Since this service was created in the early 1970s, and since it was created by theological liberals, the balance of probability is that the meaning of this commitment is to be sought not in a careful study of the meaning of the words “peace” and “justice” in the Hebrew and Greek Testaments of the Bible. Rather, it is to be sought in the general ethos of the late 1960s and early 1970s, which bring us into a modern left of center political meaning, as outlined above.
That it has this political meaning is further suggested by the fact that the liberal elite of the General Convention used this phrase and others from the Baptismal Covenant as the themes for General Conventions in the 1980s and 1990s. Then there is the further point that the Liturgical Commission insisted that the 1979 Baptismal Service must always be used even in churches where the bishop had given permission for use of the classic BCP 1928. This “Covenant” wherein God and human beings make a contract to work together for peace and justice is at the heart of the Episcopal Religion that was conceived in the 1960s.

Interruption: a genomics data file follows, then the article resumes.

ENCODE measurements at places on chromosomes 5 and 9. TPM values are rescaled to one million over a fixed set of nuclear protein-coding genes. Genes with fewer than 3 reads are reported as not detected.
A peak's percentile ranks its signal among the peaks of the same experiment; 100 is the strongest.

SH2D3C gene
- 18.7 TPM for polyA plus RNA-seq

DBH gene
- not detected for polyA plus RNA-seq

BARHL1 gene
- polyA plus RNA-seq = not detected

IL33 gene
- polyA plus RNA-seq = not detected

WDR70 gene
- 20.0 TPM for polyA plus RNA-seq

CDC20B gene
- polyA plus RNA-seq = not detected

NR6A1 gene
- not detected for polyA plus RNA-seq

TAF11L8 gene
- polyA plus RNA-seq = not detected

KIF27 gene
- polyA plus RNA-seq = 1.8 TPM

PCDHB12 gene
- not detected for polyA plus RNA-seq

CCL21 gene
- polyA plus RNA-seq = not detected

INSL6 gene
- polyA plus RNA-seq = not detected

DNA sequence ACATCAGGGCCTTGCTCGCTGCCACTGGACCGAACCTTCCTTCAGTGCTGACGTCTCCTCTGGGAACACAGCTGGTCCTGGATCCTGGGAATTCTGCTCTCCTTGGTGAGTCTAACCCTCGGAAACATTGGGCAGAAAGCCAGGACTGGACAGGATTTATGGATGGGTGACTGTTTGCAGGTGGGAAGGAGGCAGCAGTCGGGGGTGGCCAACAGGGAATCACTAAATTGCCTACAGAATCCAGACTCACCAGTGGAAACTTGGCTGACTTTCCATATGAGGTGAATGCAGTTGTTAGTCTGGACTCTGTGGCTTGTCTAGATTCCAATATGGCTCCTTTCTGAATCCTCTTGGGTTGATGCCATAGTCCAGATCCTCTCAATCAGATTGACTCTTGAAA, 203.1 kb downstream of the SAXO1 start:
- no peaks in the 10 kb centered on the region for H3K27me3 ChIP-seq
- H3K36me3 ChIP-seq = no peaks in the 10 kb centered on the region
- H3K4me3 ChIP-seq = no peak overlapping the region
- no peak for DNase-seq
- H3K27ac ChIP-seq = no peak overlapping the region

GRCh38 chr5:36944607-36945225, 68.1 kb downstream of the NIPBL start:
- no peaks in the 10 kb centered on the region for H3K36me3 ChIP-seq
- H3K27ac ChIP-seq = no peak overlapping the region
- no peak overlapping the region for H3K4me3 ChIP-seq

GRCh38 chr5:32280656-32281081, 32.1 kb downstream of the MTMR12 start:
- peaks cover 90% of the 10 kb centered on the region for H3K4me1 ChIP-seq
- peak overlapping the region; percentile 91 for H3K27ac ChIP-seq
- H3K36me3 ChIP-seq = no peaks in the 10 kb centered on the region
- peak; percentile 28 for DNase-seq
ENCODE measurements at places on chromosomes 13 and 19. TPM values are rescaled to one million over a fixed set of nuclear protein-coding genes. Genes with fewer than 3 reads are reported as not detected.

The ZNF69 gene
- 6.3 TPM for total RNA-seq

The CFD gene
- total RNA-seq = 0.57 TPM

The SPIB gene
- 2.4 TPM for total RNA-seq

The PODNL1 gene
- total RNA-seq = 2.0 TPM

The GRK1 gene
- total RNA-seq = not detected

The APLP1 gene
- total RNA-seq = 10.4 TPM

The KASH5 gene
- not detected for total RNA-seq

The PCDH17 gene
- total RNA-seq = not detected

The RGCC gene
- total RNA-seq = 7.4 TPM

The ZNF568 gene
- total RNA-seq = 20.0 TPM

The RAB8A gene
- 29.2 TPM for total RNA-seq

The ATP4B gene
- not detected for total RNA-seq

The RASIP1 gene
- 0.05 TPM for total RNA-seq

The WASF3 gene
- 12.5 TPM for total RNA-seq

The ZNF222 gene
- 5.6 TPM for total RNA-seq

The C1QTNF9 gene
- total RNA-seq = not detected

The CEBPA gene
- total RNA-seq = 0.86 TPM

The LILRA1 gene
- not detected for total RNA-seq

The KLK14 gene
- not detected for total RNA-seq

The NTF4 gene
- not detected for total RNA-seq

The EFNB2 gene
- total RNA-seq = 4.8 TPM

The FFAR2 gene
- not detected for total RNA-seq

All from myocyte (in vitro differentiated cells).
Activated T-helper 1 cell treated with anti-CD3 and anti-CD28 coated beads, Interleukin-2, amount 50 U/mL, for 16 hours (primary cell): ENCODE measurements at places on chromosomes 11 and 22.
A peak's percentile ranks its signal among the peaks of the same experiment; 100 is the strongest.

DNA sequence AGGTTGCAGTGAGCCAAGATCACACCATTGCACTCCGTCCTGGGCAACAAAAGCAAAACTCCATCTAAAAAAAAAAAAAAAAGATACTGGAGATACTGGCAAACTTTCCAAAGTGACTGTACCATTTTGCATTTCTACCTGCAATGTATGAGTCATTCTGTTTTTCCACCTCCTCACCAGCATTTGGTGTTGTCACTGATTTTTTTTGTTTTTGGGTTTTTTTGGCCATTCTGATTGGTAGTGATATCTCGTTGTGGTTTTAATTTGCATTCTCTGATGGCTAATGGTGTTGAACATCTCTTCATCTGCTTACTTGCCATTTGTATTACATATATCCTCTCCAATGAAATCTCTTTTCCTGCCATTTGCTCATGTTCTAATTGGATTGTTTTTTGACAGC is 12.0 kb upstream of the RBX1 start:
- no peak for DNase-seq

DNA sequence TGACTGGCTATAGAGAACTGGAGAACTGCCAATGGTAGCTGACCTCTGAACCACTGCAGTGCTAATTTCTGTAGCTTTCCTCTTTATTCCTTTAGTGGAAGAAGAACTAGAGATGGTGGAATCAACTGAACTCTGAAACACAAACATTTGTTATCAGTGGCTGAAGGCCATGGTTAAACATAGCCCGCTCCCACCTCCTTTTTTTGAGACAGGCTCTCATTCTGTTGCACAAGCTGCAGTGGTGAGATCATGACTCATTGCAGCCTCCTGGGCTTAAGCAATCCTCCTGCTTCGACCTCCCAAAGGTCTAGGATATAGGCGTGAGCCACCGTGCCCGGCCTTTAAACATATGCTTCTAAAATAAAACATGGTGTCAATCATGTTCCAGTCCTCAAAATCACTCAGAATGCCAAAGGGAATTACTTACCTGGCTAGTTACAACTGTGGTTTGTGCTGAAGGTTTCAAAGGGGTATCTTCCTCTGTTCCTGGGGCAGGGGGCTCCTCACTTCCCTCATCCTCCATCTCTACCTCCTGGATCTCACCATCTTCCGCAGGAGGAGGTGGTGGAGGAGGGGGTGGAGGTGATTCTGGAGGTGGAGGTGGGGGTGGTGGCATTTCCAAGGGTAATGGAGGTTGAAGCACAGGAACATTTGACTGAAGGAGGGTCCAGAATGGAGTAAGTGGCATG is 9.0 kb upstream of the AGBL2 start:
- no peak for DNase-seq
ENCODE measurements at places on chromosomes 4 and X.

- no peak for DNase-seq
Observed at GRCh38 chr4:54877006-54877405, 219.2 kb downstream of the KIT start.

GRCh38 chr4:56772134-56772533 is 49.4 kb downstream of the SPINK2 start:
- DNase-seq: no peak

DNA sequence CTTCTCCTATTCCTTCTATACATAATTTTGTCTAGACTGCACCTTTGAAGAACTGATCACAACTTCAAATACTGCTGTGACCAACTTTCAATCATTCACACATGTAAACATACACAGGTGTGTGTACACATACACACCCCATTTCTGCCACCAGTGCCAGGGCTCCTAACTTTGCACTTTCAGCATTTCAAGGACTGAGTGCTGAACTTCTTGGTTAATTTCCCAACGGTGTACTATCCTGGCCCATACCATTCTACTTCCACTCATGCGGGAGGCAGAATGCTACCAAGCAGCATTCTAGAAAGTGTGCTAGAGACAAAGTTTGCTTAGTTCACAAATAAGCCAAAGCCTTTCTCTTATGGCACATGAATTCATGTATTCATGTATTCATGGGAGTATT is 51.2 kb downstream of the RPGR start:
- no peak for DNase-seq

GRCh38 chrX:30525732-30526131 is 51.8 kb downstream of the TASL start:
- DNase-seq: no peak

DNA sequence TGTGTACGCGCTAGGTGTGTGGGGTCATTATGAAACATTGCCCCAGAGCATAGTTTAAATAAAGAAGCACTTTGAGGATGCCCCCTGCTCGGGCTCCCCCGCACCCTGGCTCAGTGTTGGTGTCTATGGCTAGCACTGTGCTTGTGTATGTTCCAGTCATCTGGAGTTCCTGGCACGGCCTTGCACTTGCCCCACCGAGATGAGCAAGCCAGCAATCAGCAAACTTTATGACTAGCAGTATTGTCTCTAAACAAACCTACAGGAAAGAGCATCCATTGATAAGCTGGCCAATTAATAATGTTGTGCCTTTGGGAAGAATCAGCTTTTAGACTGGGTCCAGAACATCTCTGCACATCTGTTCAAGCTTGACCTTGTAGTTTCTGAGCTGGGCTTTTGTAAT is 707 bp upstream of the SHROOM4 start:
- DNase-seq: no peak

The 1960s meaning fits well with the actual agenda and concerns of the dominant groups in the General Convention throughout the 1970s, 1980s and 1990s. There was commitment to civil rights, to anti-war groups and programs, to human rights for the divorced in terms of remarriage in church, to abortion rights for women, to artificial birth control and family planning for all who desired it, to ecology and green issues, to the ordination of women, to the use of language for God and humankind that was just in terms of women’s feelings, to the rights of homosexual, bi-sexual and Lesbian persons to express their orientation and be accepted as full members of the church, and so on. The Gospel as presented was good news from “God” for this world concerning its improvement and its being blessed as “God” and humanity cooperated. The ordained Ministry existed for purposes of managing the flock and counseling those who needed self-affirmation and help. And the Church as church had little or nothing to proclaim about membership of the heavenly Jerusalem and that the baptized are/ought to be aliens in this world and pilgrims on their way to the next, the heaven above. Indeed its practical theology became “Love is God,” that is, all loving action and deeds done in the pursuit of peace and justice express Love and this Love is God.